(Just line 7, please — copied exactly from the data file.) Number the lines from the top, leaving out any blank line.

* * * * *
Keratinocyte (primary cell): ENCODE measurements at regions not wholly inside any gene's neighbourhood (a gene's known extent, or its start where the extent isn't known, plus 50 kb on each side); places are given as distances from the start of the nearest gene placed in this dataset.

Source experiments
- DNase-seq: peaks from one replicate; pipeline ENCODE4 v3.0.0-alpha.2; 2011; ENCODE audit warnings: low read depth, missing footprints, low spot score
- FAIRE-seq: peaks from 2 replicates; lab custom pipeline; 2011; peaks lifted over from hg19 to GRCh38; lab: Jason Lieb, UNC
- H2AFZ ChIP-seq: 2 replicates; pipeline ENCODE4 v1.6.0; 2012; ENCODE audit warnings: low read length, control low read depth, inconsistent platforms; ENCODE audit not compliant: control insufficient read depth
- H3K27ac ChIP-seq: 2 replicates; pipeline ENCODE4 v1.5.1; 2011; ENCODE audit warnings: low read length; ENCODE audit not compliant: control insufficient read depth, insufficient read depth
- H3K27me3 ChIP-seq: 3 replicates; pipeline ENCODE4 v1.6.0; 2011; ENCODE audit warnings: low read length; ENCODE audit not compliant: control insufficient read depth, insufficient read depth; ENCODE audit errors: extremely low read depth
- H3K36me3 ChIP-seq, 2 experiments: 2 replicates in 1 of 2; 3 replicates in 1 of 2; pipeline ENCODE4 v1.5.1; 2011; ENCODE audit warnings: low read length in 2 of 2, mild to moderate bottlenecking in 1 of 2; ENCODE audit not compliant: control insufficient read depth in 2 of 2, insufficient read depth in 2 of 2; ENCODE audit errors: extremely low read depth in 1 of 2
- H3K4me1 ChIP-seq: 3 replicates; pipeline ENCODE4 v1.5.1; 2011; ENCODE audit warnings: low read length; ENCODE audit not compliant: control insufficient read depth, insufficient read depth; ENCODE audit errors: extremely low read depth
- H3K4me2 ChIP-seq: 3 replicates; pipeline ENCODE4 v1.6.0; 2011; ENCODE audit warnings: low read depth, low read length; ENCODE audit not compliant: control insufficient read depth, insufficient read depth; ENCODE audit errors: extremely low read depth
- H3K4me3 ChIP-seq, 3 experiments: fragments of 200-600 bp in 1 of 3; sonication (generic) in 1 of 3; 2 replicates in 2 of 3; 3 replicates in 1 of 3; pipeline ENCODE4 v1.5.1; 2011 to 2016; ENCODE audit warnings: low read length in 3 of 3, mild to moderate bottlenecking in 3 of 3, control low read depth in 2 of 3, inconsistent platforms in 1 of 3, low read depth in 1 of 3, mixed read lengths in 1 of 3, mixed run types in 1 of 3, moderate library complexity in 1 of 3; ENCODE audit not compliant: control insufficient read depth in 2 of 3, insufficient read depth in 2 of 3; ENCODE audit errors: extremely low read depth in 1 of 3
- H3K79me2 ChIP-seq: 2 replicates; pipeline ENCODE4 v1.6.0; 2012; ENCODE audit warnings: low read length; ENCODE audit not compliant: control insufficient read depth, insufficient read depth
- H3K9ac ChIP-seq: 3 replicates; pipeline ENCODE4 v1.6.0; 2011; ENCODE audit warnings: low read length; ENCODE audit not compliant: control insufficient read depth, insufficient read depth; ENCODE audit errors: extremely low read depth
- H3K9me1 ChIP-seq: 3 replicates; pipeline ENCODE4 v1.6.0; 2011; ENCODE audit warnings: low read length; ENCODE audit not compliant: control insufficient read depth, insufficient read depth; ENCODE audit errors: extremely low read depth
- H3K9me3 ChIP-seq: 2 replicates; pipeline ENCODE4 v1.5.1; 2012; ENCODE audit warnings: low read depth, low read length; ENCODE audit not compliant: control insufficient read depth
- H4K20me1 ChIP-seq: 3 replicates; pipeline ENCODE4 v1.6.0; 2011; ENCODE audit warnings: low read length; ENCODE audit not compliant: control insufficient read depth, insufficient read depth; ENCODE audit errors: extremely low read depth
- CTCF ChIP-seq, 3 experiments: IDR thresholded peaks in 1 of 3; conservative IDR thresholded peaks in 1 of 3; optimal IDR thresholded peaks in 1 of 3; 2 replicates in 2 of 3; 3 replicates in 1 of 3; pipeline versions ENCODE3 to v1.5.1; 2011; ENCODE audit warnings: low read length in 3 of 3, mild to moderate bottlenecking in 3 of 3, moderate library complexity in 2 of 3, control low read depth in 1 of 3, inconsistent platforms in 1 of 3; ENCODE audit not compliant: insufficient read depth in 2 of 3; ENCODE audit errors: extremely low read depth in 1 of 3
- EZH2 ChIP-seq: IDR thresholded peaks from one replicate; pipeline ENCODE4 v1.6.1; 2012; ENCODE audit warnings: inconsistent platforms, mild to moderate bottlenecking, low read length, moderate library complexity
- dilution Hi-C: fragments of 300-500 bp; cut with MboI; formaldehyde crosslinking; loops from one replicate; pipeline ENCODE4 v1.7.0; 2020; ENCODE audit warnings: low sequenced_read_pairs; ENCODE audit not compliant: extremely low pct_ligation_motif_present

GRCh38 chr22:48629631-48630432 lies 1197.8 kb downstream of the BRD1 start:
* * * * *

- H3K27me3 ChIP-seq: 3 replicates; pipeline ENCODE4 v1.6.0; 2011; ENCODE audit warnings: low read length; ENCODE audit not compliant: control insufficient read depth, insufficient read depth; ENCODE audit errors: extremely low read depth